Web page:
5 minutes with… Dusty Page

By Abraham Murguia

Dusty Page, men’s soccer senior center back, has seen a steady rise in his playing time and his role each season at NIU, and he’s picking up academic awards along the way.

Page has notched one assist in the team’s first four games this season after recording only one goal in 17 games last season. He is also a 4.0 student and was elected to the NCAA Division I Student-Athlete Advisory Committee, made the 2013 CoSIDA District 5 Academic All-District Team and was named to the Academic All-MAC Team.

Page and two other representatives from the Student-Athlete Advisory Committee discussed the balance between scholarly and athletic pursuit for student-athletes with NCAA President Mark Emmert. An article about the discussion appeared in the summer 2014 issue of NCAA Champion Magazine.

Northern Star: Can you talk about your meeting with Mark Emmert on NCAA Champion Magazine and how the experience was for you?

Dusty Page: Yeah, that opportunity was presented to me basically as a result of my position on National [Student-Athlete Advisory Committee], which is equivalent to student government except for athletics. On that, I represent the Mid-American Conference, so I was meeting Mark Emmert on behalf of Division I student-athletes, and it was essentially a conversation about the current state of college athletics like all the things going on and the different changes. It was great to hear what he [had] to say firsthand because he does everything day to day and has control over it. So, it was interesting to talk to him.

NS: How many offers did you have other than NIU and why did you ultimately choose to play NIU?

DP: When it came down to it, I was down to four schools that I was seriously considering, but one of the main reasons I chose here was that the coaches were so committed to me. They came to watch me play at least seven to 10 times before actually making me an offer, so I knew that they were invested in me as a player. I love[d] the facilities down here and everybody I met, and it just seemed like a program and a sports department that’s on the rise.

NS: How would you describe [head] coach [Eric] Luzzi, and how would you compare him to other coaches you’ve had?

DP: If I had to describe Luzzi in one word it would be passionate. He undoubtedly cares a lot about soccer and about the team. I think he compares pretty similarly to a lot of the coaches [in] that they’ve all had a little bit of a fiery personality but are genuine good guys, as well. He definitely has soccer knowledge, and it’s good to see him put so much great support and care [in]to the team.

NS: As a senior, how do you help out the younger players on the team?

DP: One of the big challenges of being a freshman or newcomer here is just being able to balance school work with athletics and everything else going on in your life. What I try to do is just be an ear to all of those guys and just say, ‘Hey, if you ever need to talk about something that’s stressing you out or if you are struggling with anything you can always talk to me.’ Especially school-wise, I do fairly well in school so just being able to be a resource for some guys is always something I like to do.

NS: How do you help the team mentally in terms of motivation after having two losses in a row?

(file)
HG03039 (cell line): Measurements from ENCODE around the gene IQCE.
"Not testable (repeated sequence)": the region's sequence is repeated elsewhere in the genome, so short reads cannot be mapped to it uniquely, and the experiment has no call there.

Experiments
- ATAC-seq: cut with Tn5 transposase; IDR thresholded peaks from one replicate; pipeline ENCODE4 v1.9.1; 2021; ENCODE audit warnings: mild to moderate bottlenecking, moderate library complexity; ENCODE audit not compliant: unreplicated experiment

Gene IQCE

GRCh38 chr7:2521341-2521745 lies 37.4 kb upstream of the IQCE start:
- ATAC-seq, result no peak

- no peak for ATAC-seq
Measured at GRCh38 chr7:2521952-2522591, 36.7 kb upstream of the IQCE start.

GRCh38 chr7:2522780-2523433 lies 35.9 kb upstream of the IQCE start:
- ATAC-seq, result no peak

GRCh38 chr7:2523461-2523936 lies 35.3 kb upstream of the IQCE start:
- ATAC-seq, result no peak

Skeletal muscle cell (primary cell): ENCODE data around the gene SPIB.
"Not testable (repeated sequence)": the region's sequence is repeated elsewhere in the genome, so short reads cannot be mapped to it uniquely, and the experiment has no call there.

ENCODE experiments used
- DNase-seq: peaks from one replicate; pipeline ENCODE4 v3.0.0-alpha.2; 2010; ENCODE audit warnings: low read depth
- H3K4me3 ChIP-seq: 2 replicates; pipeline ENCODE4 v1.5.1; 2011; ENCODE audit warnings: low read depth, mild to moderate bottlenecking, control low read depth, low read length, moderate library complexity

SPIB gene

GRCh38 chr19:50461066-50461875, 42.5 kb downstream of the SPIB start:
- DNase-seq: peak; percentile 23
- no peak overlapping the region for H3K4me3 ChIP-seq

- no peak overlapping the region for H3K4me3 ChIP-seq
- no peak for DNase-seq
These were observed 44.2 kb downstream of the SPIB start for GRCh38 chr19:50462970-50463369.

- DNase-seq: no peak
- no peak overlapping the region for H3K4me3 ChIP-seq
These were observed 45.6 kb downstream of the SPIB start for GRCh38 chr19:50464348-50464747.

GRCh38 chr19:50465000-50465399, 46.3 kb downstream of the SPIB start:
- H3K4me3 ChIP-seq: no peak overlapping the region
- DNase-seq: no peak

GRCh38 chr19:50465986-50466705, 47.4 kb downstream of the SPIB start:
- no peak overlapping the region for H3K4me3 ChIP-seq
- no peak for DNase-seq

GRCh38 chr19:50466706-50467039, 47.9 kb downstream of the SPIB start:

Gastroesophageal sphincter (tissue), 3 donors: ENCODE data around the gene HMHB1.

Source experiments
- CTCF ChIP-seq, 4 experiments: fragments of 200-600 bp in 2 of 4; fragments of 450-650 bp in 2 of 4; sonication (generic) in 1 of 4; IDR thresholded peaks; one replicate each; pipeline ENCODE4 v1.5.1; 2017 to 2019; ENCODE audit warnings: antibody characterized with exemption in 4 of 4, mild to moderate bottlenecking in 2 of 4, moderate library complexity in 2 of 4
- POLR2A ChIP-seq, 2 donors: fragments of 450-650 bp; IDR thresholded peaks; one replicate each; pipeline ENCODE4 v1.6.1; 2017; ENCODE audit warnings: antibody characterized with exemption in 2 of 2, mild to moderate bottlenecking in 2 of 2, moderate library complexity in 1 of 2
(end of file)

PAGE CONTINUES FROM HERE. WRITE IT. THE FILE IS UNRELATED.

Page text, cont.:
DP: One thing I’ve always heard is that you learn more from losses than you do from wins. I think that would be especially true after this weekend. We learned a lot about our team. We learned a lot of soccer things, but I think more importantly we learned that no matter what our situation is, our team isn’t one that’s going to fold or give up. We are going to keep fighting no matter what. In order to recover we just have to work on a few tactical things, and also there are a few injuries to overcome, but again, we have the right mentality and we are going to fight through it.

NS: You scored [154 career] goals in high school. Do you ever feel like you may prefer attacking over defending, or is that something that has never crossed your mind?

DP: My high school was a very small high school. There were a lot of different players on that team that didn’t have as much experience as I did. So, playing more of an attacking role was a bit easier in that scenario. But, I’ve always known that playing defender, particularly center back, has always been my best position and where I’ve shined most on the field. So, I’ve never really seen myself in an attacking role, except maybe late in a game here at NIU, throwing number forward. My real chance for attacking is on set pieces and being a bigger player, getting my head on the ball and being fearless … in the air. So, that’s basically the extent of my attacking contribution.

NS: What is the biggest adjustment you’ve had to make at the college level and how have you improved on that over the years?

DP: My biggest adjustment has probably just been the speed of the game. I played for an academy team at the top level of youth soccer, but coming into college it’s another level higher, even more than you’d expect. So, one thing that I’ve had to clean up ever since my freshman year is just my technical ability, my ability on the ball, limiting the amount of time between touches and playing quick short passes. The way I have been working on it is just repetition. Especially in the spring season, when you get a lot of rest and go as an individual player more so than in the fall, that really helps me contribute to growth.